If you wanted to hear EDM a few years ago, then Ibiza was always the number one global destination for sun, sea, sand and songs. From Pete Tong to Fatboy Slim, it seemed that the Balearic beaches would hold the crown for the foreseeable future. That is, until the Vegas pool party scene took over.
Back in the late 2000s, a new breed of dance music superstar was beginning to appear, with DJs like Deadmau5, Calvin Harris and Avicii who took the EDM genre to the next level, in terms of both streams and sales, and created a new kind of image when it came to electronic music. Las Vegas, always famous for its gambling, dentistry conferences and matinee shows, suddenly became something of a hub for this new movement, with hundreds of new EDM festivals, concerts, and of course the now famous EDM pool party.
The EDM movement in Vegas has created yet another reason for tourists to flock to the city, with hundreds of live DJs and performers populating the gardens and outdoor areas of hotels during the day and the bars and nightclubs attached to them at night. It’s totally possible to watch a world class DJ on a Tuesday afternoon in Vegas, and the experience you’ll have there is pretty unbeatable. From the year-round incredible weather, lack of seasons that you’d find in Ibiza, along with 5-star hotels, incredible choices of food and drinks, and of course the biggest names on the EDM scene, it makes absolute sense to book Las Vegas as a party destination if you’ve got the cash, or are close by.
So what about the rest of Las Vegas? Well, it’s not quite the death of the city, but other entertainment industries could be feeling the pinch. The world-famous shows, particularly residencies, will likely attract a different crowd to that you’d find at an EDM show, but with more musical choice, contemporary acts may be losing out on tickets sales with a higher number of live acts in town, but in reality, there’s plenty of visitors who don’t want to listen to EDM who come to the Vegas. The biggest losers are most likely the casinos.
It’s no secret that Las Vegas casinos, and in fact most land-based casinos in other parts of the world, are down on visitor numbers, with more reasons than you’d imagine, and in Vegas, EDM could be contributing to this in a few ways. As mentioned earlier, EDM parties in Vegas are some of the best because of the fantastic weather. Dancing and listening to the music in the sun is great fun, and promoters know that it’s an easy way to make money. This is problematic for casinos in a couple of ways. Granted, there’s money coming in from the flocks of guests heading to the hotel pool and buying drinks, but they aren’t actually venturing inside the casino, where the real money is made. The countless slot machines and table games found on the casino floor is where casinos generate the vast majority of their profit, and crowds of people staying out in the sunshine isn’t good for business.
Then there’s the demographics (without stereotyping) of the kind of people who go to EDM parties in Vegas. Drinking and dancing (and sometimes drugs, or not) are likely to be way higher on the list for electronic music fans, with gambling maybe seen as a side activity or something to do between on the trip between the bathroom and the pool. Instead of dedicated gamblers turning up to throw several thousand dollars into the casino coffers, EDM fans may only bring a couple of hundred dollars or so.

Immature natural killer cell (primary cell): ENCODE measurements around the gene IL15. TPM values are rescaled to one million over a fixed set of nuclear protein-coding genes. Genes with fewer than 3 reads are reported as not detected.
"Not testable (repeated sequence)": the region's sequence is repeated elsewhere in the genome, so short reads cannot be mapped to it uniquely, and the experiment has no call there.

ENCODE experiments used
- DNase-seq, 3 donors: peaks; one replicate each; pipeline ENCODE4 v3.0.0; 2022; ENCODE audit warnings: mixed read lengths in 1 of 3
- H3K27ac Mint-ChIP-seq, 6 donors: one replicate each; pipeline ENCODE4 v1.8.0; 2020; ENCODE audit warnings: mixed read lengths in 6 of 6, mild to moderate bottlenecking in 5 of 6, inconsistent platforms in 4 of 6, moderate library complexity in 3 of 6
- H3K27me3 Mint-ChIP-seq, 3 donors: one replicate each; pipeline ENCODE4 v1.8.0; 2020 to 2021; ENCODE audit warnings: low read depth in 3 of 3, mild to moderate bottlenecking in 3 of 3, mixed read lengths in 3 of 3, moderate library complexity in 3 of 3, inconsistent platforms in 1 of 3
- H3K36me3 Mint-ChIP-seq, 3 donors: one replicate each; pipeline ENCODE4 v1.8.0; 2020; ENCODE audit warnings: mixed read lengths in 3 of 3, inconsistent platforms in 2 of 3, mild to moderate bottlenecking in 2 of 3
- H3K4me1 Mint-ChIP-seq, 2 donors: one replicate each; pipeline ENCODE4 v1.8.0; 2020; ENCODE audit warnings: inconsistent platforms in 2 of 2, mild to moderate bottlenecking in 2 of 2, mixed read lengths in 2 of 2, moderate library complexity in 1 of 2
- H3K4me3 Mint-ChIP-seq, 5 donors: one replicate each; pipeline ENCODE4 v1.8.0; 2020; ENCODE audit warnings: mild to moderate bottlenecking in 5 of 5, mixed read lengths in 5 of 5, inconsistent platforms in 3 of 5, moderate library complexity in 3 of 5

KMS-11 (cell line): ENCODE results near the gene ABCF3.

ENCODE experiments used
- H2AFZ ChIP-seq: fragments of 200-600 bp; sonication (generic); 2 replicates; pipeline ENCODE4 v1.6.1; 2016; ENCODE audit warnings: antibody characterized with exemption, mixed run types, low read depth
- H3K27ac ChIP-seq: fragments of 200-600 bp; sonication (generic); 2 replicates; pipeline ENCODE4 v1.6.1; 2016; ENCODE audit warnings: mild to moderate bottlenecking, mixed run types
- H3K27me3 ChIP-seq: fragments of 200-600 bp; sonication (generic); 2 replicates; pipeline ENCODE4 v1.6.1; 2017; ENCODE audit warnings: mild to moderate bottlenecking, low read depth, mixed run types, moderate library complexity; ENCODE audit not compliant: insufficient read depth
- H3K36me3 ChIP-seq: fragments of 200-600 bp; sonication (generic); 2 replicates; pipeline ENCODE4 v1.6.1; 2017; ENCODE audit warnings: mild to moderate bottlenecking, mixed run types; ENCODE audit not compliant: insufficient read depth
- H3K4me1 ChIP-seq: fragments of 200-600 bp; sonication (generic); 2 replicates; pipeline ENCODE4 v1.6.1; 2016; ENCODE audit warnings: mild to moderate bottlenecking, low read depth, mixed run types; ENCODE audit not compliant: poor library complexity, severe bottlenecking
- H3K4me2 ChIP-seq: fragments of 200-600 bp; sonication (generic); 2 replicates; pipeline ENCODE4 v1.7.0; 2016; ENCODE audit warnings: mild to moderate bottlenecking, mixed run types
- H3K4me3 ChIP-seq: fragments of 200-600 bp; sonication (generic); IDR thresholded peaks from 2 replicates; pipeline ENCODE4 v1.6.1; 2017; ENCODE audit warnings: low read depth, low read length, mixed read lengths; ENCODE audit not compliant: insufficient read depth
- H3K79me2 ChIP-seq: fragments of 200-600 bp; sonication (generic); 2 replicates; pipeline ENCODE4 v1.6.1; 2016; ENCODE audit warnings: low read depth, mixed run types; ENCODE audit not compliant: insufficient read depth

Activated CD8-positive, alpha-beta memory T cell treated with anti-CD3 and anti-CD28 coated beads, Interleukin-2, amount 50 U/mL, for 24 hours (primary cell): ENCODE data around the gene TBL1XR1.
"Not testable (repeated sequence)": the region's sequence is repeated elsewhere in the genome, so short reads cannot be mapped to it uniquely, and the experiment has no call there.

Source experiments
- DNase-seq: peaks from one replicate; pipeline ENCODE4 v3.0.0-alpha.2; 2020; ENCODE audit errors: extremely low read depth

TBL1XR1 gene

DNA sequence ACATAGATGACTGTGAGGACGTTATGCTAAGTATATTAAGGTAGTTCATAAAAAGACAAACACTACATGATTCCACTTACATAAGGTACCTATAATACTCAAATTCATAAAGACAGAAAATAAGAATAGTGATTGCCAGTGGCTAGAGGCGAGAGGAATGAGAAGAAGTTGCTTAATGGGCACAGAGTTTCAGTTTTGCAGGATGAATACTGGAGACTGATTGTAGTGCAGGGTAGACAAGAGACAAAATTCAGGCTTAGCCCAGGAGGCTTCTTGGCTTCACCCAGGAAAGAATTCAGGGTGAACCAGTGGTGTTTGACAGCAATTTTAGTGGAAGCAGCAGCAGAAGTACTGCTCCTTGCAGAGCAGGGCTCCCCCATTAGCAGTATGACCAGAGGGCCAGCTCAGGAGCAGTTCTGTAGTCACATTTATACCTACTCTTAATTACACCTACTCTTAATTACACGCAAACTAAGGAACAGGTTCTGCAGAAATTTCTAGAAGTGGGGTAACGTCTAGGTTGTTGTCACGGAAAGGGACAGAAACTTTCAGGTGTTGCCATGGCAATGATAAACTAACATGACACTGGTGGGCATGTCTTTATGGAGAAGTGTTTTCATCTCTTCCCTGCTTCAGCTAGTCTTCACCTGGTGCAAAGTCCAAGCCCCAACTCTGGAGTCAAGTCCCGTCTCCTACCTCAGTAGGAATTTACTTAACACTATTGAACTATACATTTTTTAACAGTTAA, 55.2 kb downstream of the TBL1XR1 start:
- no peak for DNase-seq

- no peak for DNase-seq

Then there’s online gambling to contend with. Online gambling is a pressure point for many ‘casino only’ brands, and the appeal in the ease of being able to gamble from a smartphone is certainly causing concern in other parts of the world. In the UK, which has an accessible online gaming industry just like the state of Nevada, online casinos have snapped up a third of the market share, creating a gambling culture that is more digital than ever before. Although the many US states don’t allow online gambling at all, Nevada certainly does, and playing a game of poker or gambling on a slot machine while relaxing by the pool is a very real occurrence. Naturally, the easy solution here is for physical casinos to simply create their own website or app, but it’s not that straightforward. Developing an app and gaining the trust to host a full scale game of Texas Hold’Em can take a long time. The online gambling world is competitive, and it takes a very special website and service to attract players away from both the competition and physical casinos.
The future of EDM music is, like a lot of other genres, prone to the rapidly changing music preferences that dictate how money is made in the modern music industry. The current status of Las Vegas as EDM central could change, with the next big Ibiza, Anjuna Beach or indeed Vegas potentially popping up somewhere else. Naturally, there’s still going to be plenty of demand for live music in Vegas, and the party capital of the US will always attract hedonists. What they go there to listen to however is totally down to new trends and the fickle nature of ‘the next generation’ of music fans.
For the casinos, the message is pretty simple; adapt or disappear. Like Blockbuster and traditional taxi services, not adapting to new customers is a recipe for disaster. If that means moving machines and tables into the pool area, building an online gambling platform or throwing more EDM parties closer to the tables, then this is where the attention needs to be focused.